“There is nothing like it in the pages of history books. A foreign minority, descending upon a national majority of a country, fortified by colonial political, military and financial support and a hostile ideology, emptying the country of its people, seizing all their land and property,obliterating their landscape, history and memory, claiming that this crime is an act of divine intervention, and persisting, unchecked by force of justice in committing this crime, according to the same plan for over 60 years with no end in sight, is unprecedented in the history of the world. This is the recent history of Palestine. The records of the United Nations, and before it, the League of Nations, contain a detailed chronicle of this long, violent history.” ~ Palestine Land Society

Both these reports deserve attention. The more we understand the broad implications of the Nakba and how it is still occurring today, the better we can work to bring justice to the Palestinian people. After all, our tax dollars support these human rights abuses. If we don’t arm ourselves with knowledge and work to change the situation, we are complicit in the oppression of an entire nation of people.

~ Kristin Szremski 04/28/2010

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Prisoner Day

Palestinians mark Prisoners Day

More than 7,000 Palestinians, including 270 who are under the age of 18, are currently held in Israeli prisons, the Palestinian Central Bureau of Statistics (PCBS) said in a statement released to coincide with Prisoners Day, which Palestinians mark on Saturday.

http://english.aljazeera.net/news/middleeast/2010/04/201041783047295173.html

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Moving into the blogosphere

Hey there!

A curmudgeonly veteran is how someone described me recently at a gathering of journalists. Actually, I kind of volunteered for the moniker myself. It drew a few laughs.

But here I am disproving the adage that you can’t teach an old dog new tricks. After more than 20 years as a newspaper woman, I’ve jumped through an amazing number of hoops this past year as I work to reinvent myself both as an activist and an expert in social media. I’ve come a long way, baby, since the days of paste up.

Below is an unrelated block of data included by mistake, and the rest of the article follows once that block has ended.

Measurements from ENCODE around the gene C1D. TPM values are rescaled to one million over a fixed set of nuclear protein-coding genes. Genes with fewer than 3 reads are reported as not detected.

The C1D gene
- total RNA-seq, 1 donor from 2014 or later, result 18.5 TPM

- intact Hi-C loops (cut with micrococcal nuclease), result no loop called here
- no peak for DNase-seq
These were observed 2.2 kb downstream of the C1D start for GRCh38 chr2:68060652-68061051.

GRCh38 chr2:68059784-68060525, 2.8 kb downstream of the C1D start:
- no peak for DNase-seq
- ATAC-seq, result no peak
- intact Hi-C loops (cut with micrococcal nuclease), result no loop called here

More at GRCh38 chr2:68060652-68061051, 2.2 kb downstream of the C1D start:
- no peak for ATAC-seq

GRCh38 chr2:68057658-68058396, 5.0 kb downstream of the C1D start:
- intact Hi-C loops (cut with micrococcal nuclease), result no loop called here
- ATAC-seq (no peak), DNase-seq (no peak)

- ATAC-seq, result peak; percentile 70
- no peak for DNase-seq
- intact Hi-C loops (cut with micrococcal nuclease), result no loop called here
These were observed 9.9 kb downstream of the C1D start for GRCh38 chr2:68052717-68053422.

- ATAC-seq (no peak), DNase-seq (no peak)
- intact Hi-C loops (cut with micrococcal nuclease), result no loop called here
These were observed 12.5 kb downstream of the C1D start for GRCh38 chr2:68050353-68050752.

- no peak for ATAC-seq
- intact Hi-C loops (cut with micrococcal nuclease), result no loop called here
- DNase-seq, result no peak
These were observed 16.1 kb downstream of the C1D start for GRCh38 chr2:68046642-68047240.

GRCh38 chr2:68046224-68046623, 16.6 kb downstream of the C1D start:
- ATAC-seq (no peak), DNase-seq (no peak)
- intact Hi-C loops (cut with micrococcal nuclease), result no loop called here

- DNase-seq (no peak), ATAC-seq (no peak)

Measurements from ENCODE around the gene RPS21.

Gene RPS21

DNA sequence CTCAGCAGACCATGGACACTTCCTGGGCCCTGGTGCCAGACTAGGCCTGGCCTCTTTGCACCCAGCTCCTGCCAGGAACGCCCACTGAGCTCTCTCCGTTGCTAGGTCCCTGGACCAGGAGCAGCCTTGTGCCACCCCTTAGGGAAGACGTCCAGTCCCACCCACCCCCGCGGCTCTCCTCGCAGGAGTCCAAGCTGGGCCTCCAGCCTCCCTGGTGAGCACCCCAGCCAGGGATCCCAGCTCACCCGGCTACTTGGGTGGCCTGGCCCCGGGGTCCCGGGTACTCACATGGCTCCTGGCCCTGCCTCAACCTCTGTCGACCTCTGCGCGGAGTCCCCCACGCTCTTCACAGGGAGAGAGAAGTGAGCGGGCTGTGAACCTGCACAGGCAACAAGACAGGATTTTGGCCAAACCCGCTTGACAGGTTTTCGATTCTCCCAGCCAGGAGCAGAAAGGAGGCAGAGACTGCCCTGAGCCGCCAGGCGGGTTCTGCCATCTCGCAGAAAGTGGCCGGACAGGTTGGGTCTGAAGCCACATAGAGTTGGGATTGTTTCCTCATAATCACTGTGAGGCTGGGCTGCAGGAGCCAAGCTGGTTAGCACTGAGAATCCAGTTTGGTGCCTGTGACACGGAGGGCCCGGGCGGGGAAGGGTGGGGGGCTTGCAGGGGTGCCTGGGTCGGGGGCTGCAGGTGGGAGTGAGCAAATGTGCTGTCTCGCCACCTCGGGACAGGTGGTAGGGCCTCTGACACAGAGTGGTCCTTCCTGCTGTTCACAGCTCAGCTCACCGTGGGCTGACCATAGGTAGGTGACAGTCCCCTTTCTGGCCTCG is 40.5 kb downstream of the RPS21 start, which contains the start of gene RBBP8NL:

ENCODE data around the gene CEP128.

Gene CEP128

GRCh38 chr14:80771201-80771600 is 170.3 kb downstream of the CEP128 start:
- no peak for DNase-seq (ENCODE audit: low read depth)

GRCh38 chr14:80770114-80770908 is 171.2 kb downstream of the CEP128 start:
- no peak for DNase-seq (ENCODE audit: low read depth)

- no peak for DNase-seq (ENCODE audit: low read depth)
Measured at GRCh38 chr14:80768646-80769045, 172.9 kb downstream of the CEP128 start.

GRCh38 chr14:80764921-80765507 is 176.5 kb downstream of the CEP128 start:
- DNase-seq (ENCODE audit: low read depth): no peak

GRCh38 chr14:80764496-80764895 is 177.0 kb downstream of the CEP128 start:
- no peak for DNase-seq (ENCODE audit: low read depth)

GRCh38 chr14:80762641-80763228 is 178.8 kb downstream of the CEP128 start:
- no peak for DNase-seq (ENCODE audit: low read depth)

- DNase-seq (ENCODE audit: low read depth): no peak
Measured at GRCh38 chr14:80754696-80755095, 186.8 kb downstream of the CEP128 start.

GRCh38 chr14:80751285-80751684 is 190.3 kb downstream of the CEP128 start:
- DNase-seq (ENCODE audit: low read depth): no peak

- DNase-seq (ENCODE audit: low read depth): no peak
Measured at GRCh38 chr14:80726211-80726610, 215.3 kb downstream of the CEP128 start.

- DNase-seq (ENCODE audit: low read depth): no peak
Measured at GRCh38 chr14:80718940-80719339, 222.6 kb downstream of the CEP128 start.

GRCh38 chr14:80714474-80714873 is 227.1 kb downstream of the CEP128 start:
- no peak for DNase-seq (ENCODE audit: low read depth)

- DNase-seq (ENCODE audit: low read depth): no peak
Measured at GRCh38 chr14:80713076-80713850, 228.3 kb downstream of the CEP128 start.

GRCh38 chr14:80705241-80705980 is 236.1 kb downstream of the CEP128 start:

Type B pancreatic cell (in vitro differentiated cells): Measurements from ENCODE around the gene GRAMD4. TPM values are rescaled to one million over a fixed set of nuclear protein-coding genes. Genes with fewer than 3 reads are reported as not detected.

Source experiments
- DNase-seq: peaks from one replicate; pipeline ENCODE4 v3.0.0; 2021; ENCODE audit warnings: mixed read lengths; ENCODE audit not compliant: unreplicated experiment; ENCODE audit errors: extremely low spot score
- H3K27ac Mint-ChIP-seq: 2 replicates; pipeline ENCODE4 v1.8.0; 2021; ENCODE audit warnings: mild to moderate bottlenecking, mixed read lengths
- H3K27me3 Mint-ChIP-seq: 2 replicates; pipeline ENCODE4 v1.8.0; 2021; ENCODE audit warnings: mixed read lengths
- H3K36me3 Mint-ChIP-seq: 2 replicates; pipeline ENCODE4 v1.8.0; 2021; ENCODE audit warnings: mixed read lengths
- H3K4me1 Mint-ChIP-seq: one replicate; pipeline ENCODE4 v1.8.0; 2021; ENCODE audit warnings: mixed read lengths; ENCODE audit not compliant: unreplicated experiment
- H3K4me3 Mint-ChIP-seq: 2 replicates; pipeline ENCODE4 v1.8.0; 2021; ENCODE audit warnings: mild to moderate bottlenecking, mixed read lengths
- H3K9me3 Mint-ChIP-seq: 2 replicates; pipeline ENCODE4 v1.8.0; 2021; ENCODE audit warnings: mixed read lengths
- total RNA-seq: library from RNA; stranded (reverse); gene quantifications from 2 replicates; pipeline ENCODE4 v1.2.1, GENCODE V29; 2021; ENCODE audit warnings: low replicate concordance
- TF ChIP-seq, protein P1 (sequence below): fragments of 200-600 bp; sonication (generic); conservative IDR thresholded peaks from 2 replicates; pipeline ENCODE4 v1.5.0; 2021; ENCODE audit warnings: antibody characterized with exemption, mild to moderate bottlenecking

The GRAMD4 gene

So I’ve stepped from the arena of seasoned, objective and somewhat aloof reporter and editor and jumped into the sizzling hot world of social justice activism. I’ve been surprised to discover there’s a whole industry designed around activists – an entire subculture. The journey has been hard and exhilarating. It’s been heartbreaking and joyous.  Working to forward the  Palestinian  narrative in a country that has been denied truthful and accurate information on the Middle East for more than 60 years is sometimes a thankless task. Palestine is not a popular cause. But it is a noble cause, for which we have to work tirelessly to bring the truth to an unsuspecting public. If people knew the extent to which their tax dollars went to oppress an entire nation of  people they would not stand for it.

Americans are by nature a generous, giving people. They would be horrified to learn that American-made weapons fell upon innocent civilians in Gaza last winter – killing 355 children. They would be outraged to learn that American companies such as Caterpillar profit from demolishing the homes of Palestinians or from the construction of a   30-foot high concrete ‘Apartheid Wall’ that separates not only Muslims from al Aqsa  mosque, but Christians from churches, farmers from their fields, teachers from their schools and families from each other.

Sometimes the sadness I read and report about get to be too much for me. And at other times the joy of victory can’t be contained. It’s times like these when I will turn to this blog to release the emotions, which for practical reasons, I have to contain and control during most of my waking hours.

I invite you to the conversation and I hope you will engage in the debate.

Hope to see you  here!

Kristin